In an unforeseen move Wednesday, the House of Representatives approved an amendment to a spending bill that blocks Washington, D.C.’s strict gun laws.
The amendment was proposed by Rep. Thomas Massie (R-Ky.) to H.R.5016, a House appropriations act that funds the District in 2015. The measure passed Wednesday by a voice vote in the Republican-controlled chamber.
“Criminals by definition don’t care about laws. They will get guns any way they can,” said Massie in a statement. “Strict gun control laws do nothing but prevent good people from being able to protect themselves and their families in the event of a robbery, home invasion, or other crime. Studies indicate that murder rates rise following bans on firearms.”
The amendment prohibits the use of funds by any authority of D.C. government to “prohibit the ability of any person to possess, acquire, use, sell, or transport a firearm except to the extent such activity is prohibited by law.” In essence, this would pull the rug out from under the District’s long-standing assault weapon ban and gun laws that were originally challenged under the landmark Heller v DC case before the Supreme Court in 2008.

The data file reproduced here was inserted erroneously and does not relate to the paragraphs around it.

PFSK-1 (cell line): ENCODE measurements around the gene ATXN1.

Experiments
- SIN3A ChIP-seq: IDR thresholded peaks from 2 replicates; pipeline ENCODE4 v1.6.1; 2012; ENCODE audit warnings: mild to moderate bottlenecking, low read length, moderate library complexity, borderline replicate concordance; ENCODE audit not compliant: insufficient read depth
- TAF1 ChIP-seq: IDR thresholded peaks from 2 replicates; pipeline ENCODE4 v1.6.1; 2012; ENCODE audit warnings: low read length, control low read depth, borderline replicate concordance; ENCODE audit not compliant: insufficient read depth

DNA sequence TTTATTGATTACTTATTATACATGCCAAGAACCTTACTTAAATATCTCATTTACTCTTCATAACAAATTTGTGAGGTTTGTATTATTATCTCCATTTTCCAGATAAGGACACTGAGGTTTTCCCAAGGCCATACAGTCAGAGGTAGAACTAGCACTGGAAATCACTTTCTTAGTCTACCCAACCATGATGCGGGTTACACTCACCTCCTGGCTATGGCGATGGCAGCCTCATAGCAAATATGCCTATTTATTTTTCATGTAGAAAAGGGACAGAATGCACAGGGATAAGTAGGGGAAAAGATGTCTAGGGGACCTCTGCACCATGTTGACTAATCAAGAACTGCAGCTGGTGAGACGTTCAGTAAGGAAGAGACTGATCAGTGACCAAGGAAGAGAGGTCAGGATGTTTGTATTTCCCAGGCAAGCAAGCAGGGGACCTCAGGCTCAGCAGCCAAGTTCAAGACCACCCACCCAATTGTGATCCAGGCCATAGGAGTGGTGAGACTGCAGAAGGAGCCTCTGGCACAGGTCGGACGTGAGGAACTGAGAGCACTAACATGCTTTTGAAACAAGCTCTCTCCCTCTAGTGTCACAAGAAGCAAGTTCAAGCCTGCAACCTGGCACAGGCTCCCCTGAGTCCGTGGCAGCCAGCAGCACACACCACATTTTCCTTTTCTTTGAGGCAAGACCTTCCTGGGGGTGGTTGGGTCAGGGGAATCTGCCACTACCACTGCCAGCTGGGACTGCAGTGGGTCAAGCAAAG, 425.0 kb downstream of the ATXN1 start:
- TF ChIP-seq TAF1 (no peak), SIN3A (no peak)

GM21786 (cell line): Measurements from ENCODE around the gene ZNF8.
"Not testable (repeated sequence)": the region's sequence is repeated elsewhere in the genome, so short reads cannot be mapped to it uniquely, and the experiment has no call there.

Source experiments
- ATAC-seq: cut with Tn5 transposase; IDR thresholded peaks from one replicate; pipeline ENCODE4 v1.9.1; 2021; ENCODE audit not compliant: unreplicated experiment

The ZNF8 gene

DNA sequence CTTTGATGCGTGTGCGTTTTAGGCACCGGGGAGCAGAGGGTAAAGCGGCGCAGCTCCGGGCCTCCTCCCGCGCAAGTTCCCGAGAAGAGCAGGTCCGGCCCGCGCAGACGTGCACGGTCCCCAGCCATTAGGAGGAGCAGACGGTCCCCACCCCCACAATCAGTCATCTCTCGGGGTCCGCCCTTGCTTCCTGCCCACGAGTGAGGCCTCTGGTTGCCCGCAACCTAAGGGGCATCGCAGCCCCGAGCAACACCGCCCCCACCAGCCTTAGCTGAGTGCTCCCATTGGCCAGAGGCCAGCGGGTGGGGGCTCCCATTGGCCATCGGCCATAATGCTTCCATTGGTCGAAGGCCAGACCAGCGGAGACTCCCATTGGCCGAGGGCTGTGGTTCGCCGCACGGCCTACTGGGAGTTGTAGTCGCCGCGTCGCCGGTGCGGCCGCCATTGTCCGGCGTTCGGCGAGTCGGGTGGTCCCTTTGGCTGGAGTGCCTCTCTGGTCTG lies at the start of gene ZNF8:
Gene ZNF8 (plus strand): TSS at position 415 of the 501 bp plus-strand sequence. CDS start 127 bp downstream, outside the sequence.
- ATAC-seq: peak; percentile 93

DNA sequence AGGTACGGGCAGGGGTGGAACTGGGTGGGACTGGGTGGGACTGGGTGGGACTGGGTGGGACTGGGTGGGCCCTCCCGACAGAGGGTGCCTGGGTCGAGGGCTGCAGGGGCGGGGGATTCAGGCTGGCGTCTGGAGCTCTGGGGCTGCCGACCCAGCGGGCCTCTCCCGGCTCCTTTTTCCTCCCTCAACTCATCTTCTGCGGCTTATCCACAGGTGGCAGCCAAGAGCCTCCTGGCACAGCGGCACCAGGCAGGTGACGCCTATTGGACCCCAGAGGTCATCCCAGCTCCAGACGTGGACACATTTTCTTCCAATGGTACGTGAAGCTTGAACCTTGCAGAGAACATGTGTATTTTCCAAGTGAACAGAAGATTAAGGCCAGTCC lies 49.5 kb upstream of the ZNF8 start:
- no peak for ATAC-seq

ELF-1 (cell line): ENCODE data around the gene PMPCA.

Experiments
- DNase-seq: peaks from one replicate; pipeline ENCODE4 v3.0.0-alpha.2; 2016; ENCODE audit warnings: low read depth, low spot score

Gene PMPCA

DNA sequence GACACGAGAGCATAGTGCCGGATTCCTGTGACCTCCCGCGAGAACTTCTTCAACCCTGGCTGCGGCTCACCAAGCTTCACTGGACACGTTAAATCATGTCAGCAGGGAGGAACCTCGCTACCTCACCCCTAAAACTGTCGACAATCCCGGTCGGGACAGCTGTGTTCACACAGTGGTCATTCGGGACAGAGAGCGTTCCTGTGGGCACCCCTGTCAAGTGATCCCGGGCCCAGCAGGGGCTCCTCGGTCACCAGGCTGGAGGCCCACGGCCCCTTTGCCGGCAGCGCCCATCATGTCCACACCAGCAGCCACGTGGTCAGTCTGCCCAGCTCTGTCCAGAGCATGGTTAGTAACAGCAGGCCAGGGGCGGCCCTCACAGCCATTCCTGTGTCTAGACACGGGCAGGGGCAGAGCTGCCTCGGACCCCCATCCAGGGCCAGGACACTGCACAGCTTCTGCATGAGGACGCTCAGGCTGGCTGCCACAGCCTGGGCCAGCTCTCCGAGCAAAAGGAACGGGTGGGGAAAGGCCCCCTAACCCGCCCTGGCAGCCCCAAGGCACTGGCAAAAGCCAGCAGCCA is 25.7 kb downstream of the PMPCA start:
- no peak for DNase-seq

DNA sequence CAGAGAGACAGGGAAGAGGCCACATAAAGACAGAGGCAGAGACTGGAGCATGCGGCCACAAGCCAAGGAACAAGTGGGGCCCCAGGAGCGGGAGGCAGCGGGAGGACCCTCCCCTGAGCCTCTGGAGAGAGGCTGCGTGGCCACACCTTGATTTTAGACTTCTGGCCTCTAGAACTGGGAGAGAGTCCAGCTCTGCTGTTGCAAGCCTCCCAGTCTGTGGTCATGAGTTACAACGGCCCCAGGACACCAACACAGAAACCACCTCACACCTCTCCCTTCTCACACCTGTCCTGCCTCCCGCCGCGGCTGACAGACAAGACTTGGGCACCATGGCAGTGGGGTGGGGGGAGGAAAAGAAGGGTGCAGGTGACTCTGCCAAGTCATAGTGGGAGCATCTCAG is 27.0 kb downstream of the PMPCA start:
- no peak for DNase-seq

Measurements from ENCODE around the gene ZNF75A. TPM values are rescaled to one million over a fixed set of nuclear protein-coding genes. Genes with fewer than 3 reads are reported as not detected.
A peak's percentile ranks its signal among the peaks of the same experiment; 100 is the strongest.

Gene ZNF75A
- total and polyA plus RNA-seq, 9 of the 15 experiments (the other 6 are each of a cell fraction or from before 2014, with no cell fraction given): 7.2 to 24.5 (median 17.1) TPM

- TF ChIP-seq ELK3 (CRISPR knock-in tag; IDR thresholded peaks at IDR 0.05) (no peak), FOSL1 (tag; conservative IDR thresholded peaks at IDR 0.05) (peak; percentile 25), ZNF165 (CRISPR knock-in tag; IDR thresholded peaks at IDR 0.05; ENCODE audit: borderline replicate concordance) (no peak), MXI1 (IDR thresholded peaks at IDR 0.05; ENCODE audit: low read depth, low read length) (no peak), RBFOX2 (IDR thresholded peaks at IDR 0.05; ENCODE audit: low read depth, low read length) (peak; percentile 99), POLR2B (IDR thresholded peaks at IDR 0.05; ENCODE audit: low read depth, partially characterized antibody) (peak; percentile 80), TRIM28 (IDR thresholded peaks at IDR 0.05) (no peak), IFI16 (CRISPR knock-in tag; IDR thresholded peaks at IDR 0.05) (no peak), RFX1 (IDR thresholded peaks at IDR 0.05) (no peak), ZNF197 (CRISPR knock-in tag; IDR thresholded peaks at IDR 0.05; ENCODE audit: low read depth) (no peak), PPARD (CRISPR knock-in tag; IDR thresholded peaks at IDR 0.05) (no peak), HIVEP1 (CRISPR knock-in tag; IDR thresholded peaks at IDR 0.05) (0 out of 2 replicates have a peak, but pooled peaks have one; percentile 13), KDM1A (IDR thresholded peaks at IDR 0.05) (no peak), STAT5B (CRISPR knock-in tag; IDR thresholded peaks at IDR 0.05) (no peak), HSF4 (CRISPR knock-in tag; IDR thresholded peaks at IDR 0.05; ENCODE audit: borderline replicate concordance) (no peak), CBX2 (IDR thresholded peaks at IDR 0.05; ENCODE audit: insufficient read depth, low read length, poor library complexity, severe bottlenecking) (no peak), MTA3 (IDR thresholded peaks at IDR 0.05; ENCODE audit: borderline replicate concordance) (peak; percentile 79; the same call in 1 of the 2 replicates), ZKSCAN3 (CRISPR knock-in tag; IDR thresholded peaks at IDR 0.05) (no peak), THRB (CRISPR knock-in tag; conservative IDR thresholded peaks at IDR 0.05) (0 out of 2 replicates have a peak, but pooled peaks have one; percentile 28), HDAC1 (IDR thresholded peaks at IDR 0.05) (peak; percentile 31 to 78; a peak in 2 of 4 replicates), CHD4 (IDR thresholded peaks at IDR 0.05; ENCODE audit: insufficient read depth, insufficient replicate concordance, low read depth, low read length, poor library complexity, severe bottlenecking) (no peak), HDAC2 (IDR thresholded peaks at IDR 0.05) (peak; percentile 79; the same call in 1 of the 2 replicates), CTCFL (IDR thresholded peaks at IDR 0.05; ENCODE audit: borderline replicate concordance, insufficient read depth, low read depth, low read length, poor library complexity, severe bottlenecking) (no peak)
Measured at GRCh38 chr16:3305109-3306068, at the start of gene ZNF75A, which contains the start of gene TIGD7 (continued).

Massie contends that Congress has the unique ability to legislate over the District of Columbia as granted by the Constitution.
“It is time for Congress to step in and stop the D.C. government’s harassment and punishment of law-abiding citizens who simply want to defend themselves,” Massie said.
Leaders in the District are lining up against the measure, which would still have to navigate the Democrat-controlled Senate and the White House before making it into law.
“Representative Massie, who claims at every turn to support local control of local affairs, is using the power of the federal government to overturn the laws of a local jurisdiction,” said Eleanor Holmes Norton (D-DC), the non-voting delegate from the District to the House in a statement. “Public safety is the most local of issues.”
According to research from Holmes-Norton’s office, under the Massie amendment in its current form, the D.C. government could not prevent:
- The carrying of a gun, openly or concealed, on D.C. streets
- Assault weapons, including .50 caliber sniper rifles, from being possessed
- Prevent magazines holding an unlimited number of bullets
- Prevent the private sale of guns without background checks
- The purchase of guns with no waiting period
- The purchase of an unlimited number of guns in one day
The White House has already promised to veto the 2015 House appropriations bill, over other amendments, which include gutting D.C.’s marijuana decriminalization bill.